The question: Is the honours system in need of an major overhaul?
The facts: This Australia Day two people in the entire western region – an area housing more than 16 per cent of Melbourne’s population – made the general honours list.
In Toorak, one of Melbourne’s most privileged suburbs, with a population of little more than 13,000, there were six recipients of Order of Australia gongs – three within just a couple of tree-lined blocks of each other.
A study of awards by postcode during the past seven years shows just how unequal the distribution is.
Since 2006 there have been Australia Day and Queen’s Birthday OA accolades bestowed on 20 people in the Hobsons Bay area, comprising Altona, Altona Meadows, Laverton, Altona North, Newport and Williamstown postcodes.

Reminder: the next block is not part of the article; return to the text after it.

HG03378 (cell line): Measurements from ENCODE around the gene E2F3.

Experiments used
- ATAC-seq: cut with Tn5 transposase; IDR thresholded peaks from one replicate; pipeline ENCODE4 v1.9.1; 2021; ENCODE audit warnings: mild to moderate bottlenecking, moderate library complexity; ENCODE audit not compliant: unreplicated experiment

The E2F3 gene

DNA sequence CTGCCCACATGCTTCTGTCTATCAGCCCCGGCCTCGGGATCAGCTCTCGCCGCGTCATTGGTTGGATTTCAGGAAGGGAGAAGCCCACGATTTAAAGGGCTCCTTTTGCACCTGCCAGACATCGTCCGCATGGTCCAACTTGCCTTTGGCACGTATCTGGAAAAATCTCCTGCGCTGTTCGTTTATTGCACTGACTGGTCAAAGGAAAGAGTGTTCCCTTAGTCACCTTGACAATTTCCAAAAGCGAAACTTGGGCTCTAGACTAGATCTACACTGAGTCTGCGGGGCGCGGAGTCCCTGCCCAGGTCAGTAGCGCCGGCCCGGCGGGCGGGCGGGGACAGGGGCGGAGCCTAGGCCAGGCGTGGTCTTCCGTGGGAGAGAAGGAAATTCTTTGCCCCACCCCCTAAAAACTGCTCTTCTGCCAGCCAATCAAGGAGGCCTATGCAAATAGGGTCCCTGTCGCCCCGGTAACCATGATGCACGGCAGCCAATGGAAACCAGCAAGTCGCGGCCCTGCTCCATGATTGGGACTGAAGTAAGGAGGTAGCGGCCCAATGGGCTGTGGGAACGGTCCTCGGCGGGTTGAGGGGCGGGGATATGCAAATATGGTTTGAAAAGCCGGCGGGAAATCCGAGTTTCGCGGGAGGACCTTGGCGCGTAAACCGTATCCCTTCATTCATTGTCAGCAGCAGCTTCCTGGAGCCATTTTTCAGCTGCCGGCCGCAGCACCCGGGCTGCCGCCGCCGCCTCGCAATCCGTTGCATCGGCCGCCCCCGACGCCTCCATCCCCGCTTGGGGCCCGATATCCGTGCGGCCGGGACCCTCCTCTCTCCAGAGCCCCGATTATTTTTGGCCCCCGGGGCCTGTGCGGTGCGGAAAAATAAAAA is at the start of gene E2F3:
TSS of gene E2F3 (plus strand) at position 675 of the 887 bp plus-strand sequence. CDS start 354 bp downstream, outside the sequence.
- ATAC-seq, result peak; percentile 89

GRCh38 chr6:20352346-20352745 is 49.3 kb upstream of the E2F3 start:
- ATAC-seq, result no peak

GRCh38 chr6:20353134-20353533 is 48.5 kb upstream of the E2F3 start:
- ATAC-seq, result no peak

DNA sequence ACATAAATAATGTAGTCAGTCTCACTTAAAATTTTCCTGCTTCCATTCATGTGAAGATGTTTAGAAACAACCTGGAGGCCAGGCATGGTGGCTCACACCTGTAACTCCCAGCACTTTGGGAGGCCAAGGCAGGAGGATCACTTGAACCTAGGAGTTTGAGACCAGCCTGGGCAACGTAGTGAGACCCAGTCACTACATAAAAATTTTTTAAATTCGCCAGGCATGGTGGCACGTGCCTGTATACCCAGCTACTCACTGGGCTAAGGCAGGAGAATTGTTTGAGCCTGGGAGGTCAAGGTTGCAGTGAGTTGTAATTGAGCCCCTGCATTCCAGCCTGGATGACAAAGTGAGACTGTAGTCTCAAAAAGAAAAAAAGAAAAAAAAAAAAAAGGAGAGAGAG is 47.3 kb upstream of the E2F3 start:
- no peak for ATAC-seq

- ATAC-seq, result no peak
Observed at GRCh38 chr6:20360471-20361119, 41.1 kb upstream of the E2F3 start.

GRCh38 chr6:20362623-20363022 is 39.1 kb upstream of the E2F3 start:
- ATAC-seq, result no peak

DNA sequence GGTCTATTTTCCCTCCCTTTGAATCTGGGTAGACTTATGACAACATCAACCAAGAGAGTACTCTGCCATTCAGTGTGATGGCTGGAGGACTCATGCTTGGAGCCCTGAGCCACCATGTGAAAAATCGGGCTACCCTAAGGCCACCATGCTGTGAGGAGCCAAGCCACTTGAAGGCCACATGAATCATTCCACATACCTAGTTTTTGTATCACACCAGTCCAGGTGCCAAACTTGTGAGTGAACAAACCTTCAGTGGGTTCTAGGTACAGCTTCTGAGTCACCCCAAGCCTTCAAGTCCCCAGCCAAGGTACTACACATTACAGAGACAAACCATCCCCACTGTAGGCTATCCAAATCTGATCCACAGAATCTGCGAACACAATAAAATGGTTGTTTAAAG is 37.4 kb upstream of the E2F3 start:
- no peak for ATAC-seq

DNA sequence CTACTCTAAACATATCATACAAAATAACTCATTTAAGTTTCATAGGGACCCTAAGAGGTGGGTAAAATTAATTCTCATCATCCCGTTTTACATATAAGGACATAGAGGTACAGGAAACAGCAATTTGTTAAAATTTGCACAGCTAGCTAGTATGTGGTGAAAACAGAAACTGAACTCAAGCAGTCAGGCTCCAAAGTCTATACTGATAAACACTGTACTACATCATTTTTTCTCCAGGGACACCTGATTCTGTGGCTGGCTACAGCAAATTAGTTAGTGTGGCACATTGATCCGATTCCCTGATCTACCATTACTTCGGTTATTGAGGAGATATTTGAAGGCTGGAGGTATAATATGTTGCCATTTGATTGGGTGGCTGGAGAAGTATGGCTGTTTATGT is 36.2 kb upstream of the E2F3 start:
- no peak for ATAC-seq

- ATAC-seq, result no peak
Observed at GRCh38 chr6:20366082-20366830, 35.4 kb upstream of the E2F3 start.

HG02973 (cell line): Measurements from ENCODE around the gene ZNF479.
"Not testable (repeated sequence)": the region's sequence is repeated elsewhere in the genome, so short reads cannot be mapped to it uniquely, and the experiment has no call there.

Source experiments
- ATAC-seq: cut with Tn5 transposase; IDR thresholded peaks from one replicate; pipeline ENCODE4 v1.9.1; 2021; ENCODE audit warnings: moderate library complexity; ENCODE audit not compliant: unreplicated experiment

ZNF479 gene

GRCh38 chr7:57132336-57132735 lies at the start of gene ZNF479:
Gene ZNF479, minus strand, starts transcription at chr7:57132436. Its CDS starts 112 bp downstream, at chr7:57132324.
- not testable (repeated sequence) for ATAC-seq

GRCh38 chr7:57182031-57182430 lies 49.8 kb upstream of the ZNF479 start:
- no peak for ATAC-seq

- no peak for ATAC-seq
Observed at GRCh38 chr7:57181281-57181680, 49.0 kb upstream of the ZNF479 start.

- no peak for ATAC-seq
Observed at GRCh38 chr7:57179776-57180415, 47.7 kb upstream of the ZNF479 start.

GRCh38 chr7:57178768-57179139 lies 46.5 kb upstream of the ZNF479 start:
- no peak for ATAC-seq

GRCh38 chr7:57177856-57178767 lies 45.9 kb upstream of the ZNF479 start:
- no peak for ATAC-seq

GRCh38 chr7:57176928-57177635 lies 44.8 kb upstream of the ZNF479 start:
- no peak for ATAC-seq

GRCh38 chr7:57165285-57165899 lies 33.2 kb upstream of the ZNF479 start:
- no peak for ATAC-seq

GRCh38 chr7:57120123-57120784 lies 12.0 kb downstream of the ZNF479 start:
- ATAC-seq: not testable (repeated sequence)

In the east there have been 62 people so honoured in the suburbs of Balwyn, Camberwell, Canterbury, Kew and Kew East – an area of marginally less population.
The tally for these cherished discs of distinction awarded to the residents in the single postcode of Toorak during the past seven years is 44.
Based on these figures the chances of bumping into and OAM on the streets of Toorak are one in 300. One in every 2000 people in Toorak got a gong on Australia Day this year. In the western region the ratio was one to 350,000
What conclusion should we draw from this? That the people of Melbourne’s western region are less honourable?
Or that the people on the other side of the Yarra have more time and – in the case of political parties and big corporations – the paid staff to fill out nomination forms.